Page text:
Ok - the difference between a De Broglie frequency and other frequency is??? The ground state of an atom has an energy, and this energy is mass associated e=mc2. Momentum is calculated mv=p. So the De Broglie momentum symbol p already contains the ground state frequency of the atom within its value. Planck's constant h/p=wavelength, and then frequency can be established because frequency is inversely proportional to wavelength. The fact of the additional KE increasing the mass of the atom is a bit of a complication to these simple calculations...(adding gravity potential energy will also increase mass, but I will ignore this 'tiny' effect for the moment)

So - the NIST ground level relativity tests placed a clock on the ground, and a clock at 1 meter elevation. The clocks are in different reference frames, but the observer is in 1 reference frame containing both of the clocks and is observing both clocks. There is no KE involved as the reference frames of the clocks are stationary relative to each other and the observer.

Let's take this a stage further and place a clock at each meter of elevation for a distance of 22 meters (I'd say 22.5 meters as in Pound Rebka but I'm not liking the visual of a half clock, (chuckle)...)

Each clock's rate of time is linked to a computer read out that the observer on the ground is observing on a split screen. Each clock is in a different reference frame, but the observation of these different reference frames is remaining within 1 reference frame, this being that of the observer on the ground.

Each clock will consider that it is in its ground state transition energy and frequency, but the observer on the ground will observe that all of the clocks are registering a different frequency. At each meter of elevation, a clock has an increased frequency than the clock below it. In this situation it must be the added energy of gravity potential that has increased the frequency of the atom.

Now let's say that we repeat this exact scenario 'somehow', and measure the frequency of atoms that have more or less ground state energy at ground level, and then measure them at elevations of a meter apart... Adding gravity potential will increase the energy, and therefore the frequency of those atoms ground state at elevation in the same way that the caesium atom's frequency is increased at elevation. But this increase in frequency that atoms of different ground state energies from a caesium atom will experience is proportional to their rest mass, and not proportional to the increase in frequency that the caesium atom increases by at the same elevation.

Therefore the possibility that the caesium atomic clock is only measuring an increase in the rate of time for its own self is a valid and logical train of thought, and investigation.

If the rate of time for a caesium atom increases with additional energy, and we can say that all atoms rates of time increase with additional energy, then the concept of a gravity well slowing the rate of time is illogical.

Looking at how light of 'any' frequency decreases in the weaker gravitational field, and by ignoring KE, one can then go on to consider that the photon has 0 energy ground state, and that the energy that the light has has been given to it by the energy of the interaction that caused it to be emitted. This energy then becomes gravitationally shifted as light moves through a gravitational gradient, but take note - light's energy is shifted in the opposite direction within a gravitational gradient than an atom's is.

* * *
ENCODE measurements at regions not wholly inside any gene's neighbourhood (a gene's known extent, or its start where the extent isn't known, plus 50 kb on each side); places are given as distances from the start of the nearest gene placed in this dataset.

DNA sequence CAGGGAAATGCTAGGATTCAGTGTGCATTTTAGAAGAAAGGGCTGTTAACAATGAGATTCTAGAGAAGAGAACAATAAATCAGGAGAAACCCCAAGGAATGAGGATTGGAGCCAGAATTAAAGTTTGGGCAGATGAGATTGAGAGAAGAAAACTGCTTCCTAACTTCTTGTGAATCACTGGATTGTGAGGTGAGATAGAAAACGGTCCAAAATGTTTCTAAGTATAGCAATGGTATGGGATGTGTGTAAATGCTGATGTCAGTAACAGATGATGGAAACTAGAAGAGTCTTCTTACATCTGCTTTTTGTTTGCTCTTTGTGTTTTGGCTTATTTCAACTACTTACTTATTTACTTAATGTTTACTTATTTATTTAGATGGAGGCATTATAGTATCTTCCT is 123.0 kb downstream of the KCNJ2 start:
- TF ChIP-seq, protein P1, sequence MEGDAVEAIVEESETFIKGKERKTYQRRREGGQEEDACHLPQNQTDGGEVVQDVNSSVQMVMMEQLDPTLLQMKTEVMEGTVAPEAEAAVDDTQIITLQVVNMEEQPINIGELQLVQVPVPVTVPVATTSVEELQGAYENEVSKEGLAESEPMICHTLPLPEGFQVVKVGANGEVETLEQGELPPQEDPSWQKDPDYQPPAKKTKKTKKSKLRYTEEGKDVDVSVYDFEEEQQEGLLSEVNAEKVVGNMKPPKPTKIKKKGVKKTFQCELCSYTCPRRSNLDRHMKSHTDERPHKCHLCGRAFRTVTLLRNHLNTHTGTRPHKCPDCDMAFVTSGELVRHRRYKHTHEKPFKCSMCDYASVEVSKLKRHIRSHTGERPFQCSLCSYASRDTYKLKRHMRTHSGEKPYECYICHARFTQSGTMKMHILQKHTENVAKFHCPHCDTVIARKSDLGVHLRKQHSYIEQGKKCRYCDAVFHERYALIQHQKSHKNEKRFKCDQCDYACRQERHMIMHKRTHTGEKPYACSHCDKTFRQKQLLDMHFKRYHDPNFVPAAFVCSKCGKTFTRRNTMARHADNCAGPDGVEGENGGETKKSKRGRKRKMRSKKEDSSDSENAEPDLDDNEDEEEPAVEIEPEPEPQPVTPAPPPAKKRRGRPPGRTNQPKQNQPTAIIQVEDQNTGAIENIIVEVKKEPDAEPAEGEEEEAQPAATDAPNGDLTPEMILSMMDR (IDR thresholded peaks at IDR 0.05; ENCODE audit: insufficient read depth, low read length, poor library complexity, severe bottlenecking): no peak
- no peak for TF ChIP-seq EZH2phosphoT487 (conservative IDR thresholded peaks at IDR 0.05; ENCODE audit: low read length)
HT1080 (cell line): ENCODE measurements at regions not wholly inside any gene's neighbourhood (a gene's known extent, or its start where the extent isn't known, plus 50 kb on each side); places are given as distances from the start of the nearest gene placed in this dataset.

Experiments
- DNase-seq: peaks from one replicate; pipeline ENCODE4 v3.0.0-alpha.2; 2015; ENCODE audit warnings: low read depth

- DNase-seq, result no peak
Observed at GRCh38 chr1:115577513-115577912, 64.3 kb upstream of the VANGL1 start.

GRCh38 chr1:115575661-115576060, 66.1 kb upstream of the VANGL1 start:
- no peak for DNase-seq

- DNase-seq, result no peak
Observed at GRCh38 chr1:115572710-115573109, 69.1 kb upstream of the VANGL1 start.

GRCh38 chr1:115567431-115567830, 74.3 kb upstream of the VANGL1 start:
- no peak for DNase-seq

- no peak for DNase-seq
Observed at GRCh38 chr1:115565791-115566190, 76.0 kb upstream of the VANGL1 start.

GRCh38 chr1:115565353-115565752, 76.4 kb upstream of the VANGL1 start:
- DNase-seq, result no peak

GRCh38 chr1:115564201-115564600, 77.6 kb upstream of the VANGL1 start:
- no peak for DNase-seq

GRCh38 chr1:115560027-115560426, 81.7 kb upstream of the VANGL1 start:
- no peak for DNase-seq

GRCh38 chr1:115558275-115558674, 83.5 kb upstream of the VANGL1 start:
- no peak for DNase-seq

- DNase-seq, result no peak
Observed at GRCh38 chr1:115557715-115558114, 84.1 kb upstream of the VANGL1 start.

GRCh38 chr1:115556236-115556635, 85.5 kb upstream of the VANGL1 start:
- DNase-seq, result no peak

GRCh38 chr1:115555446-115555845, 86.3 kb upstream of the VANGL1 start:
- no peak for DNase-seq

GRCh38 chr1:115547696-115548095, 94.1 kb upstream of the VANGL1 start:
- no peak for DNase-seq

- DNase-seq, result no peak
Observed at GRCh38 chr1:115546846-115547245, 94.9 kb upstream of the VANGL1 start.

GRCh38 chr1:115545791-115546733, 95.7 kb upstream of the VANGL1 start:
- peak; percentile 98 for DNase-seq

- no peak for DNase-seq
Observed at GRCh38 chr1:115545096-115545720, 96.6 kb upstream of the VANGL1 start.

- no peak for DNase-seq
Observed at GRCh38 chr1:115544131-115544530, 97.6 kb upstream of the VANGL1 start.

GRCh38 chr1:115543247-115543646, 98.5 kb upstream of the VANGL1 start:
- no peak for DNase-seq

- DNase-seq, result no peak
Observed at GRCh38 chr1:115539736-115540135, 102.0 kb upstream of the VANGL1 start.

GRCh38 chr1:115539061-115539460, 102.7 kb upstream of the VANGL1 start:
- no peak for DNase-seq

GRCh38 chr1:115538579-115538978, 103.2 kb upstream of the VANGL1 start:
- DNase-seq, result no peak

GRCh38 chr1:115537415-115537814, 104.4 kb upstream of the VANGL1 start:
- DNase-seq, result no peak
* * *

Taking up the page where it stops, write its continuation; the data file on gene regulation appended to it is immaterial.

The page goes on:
Logically speaking, and in keeping with the logic of current time dilation considerations, there exists the possibility that there is an inverted time dilation phenomenon that has been overlooked.

Returning to the question of KE, if KE is added a frequency must increase and this is not in keeping with the behaviour exhibited by the caesium atom clock when it experiences a increase in its rate of time due to an energy increase, and observation of a caesium atomic clock's rate of time when in motion is that it's frequency is reduced relative to the stationary clock.

Logically speaking there may be another way to add up the energies that account for frequency. Obviously we have e=mc2 + gravity potential. If we add KE the rate of time increases, if we subtract it, hmmm, well I'm no mathematician, but KE amounts to quite a lot of energy... Can we consider that the gravitational field itself has a non zero energy that must be added (looking at light) and that we can then subtract KE from the sum total of e=mc2 + gravity potential + non zero energy of g-field, for a slowing of time? Whereby light having no mass has no KE... It's energy is shifted by the gravity field and it's subsequent wavelength is time related. Take the energy and frequency of a light wave at ground level, earth...run that light wave through a gravitational gradient, and remembering that the caesium atom frequency at ground level is the definition of the second that frequency is measured by, any difference in frequency observed of a different reference frame, can indicate a change in that reference frames rate of time.

This system places the rate of time running faster for gravity wells and slower out in space, which is reflected in the reduction of the frequency of light in space, and the increase in frequency of the caesium atom, or any other atom at elevation, with the addition of gravity potential as we observe...

Ultimately suggesting that the phenomenon of time itself is energy related, and leading me back to Jeff's equation:

OK so as was pointed out [tex]\rho\,=\,\frac{h}{\lambda}[/tex]. Therefore in the case of the photon the energy equation becomes [tex]E\,=\,\frac{\rho{c^2}}{\lambda\nu}[/tex].

If we take our wavelength as L (1 light second) then we can show that [tex]E\,=\,\rho{c}\,=\,\frac{hc}{L}\,=\,\frac{h}{t}[/tex]. This 1 hertz wave then shows the direct relationship to the Planck constant.